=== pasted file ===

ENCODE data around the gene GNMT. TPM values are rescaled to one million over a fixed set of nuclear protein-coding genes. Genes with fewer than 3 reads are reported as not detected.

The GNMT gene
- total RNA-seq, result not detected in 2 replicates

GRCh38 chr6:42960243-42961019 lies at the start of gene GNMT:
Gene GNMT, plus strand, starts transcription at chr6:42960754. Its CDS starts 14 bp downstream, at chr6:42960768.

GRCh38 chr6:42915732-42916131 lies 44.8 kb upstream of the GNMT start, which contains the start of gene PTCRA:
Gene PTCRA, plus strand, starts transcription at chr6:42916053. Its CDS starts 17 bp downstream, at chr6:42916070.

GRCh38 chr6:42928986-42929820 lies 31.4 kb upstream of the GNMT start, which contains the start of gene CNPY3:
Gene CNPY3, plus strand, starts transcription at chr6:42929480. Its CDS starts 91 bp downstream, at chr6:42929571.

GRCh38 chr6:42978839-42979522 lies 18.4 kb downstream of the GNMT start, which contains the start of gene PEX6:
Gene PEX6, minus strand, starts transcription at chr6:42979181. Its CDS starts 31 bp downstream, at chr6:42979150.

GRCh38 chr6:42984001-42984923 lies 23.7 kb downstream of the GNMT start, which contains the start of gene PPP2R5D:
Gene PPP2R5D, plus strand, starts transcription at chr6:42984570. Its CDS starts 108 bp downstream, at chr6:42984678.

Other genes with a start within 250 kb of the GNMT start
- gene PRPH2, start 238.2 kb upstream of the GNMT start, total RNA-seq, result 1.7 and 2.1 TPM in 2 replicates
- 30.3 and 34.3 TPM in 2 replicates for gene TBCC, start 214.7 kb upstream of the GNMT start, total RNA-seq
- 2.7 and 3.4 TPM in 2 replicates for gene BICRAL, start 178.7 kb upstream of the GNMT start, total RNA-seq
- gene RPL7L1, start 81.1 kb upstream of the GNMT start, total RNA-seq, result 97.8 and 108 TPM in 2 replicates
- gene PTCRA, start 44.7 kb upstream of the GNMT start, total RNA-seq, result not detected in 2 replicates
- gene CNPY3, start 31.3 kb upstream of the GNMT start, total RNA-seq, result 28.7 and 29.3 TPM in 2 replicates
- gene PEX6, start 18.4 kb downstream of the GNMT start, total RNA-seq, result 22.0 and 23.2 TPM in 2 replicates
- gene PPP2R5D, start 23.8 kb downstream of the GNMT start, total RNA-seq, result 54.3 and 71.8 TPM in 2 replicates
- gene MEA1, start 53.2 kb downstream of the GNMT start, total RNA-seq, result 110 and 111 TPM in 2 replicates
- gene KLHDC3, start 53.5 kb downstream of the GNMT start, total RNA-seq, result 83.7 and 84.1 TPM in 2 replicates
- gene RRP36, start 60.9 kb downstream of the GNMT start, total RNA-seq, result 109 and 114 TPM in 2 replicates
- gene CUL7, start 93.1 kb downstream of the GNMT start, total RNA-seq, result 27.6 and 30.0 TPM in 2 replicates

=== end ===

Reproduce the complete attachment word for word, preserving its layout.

ENCODE data around the gene GNMT. TPM values are rescaled to one million over a fixed set of nuclear protein-coding genes. Genes with fewer than 3 reads are reported as not detected.

The GNMT gene
- total RNA-seq, result not detected in 2 replicates

GRCh38 chr6:42960243-42961019 lies at the start of gene GNMT:
Gene GNMT, plus strand, starts transcription at chr6:42960754. Its CDS starts 14 bp downstream, at chr6:42960768.

GRCh38 chr6:42915732-42916131 lies 44.8 kb upstream of the GNMT start, which contains the start of gene PTCRA:
Gene PTCRA, plus strand, starts transcription at chr6:42916053. Its CDS starts 17 bp downstream, at chr6:42916070.

GRCh38 chr6:42928986-42929820 lies 31.4 kb upstream of the GNMT start, which contains the start of gene CNPY3:
Gene CNPY3, plus strand, starts transcription at chr6:42929480. Its CDS starts 91 bp downstream, at chr6:42929571.

GRCh38 chr6:42978839-42979522 lies 18.4 kb downstream of the GNMT start, which contains the start of gene PEX6:
Gene PEX6, minus strand, starts transcription at chr6:42979181. Its CDS starts 31 bp downstream, at chr6:42979150.

GRCh38 chr6:42984001-42984923 lies 23.7 kb downstream of the GNMT start, which contains the start of gene PPP2R5D:
Gene PPP2R5D, plus strand, starts transcription at chr6:42984570. Its CDS starts 108 bp downstream, at chr6:42984678.

Other genes with a start within 250 kb of the GNMT start
- gene PRPH2, start 238.2 kb upstream of the GNMT start, total RNA-seq, result 1.7 and 2.1 TPM in 2 replicates
- 30.3 and 34.3 TPM in 2 replicates for gene TBCC, start 214.7 kb upstream of the GNMT start, total RNA-seq
- 2.7 and 3.4 TPM in 2 replicates for gene BICRAL, start 178.7 kb upstream of the GNMT start, total RNA-seq
- gene RPL7L1, start 81.1 kb upstream of the GNMT start, total RNA-seq, result 97.8 and 108 TPM in 2 replicates
- gene PTCRA, start 44.7 kb upstream of the GNMT start, total RNA-seq, result not detected in 2 replicates
- gene CNPY3, start 31.3 kb upstream of the GNMT start, total RNA-seq, result 28.7 and 29.3 TPM in 2 replicates
- gene PEX6, start 18.4 kb downstream of the GNMT start, total RNA-seq, result 22.0 and 23.2 TPM in 2 replicates
- gene PPP2R5D, start 23.8 kb downstream of the GNMT start, total RNA-seq, result 54.3 and 71.8 TPM in 2 replicates
- gene MEA1, start 53.2 kb downstream of the GNMT start, total RNA-seq, result 110 and 111 TPM in 2 replicates
- gene KLHDC3, start 53.5 kb downstream of the GNMT start, total RNA-seq, result 83.7 and 84.1 TPM in 2 replicates
- gene RRP36, start 60.9 kb downstream of the GNMT start, total RNA-seq, result 109 and 114 TPM in 2 replicates
- gene CUL7, start 93.1 kb downstream of the GNMT start, total RNA-seq, result 27.6 and 30.0 TPM in 2 replicates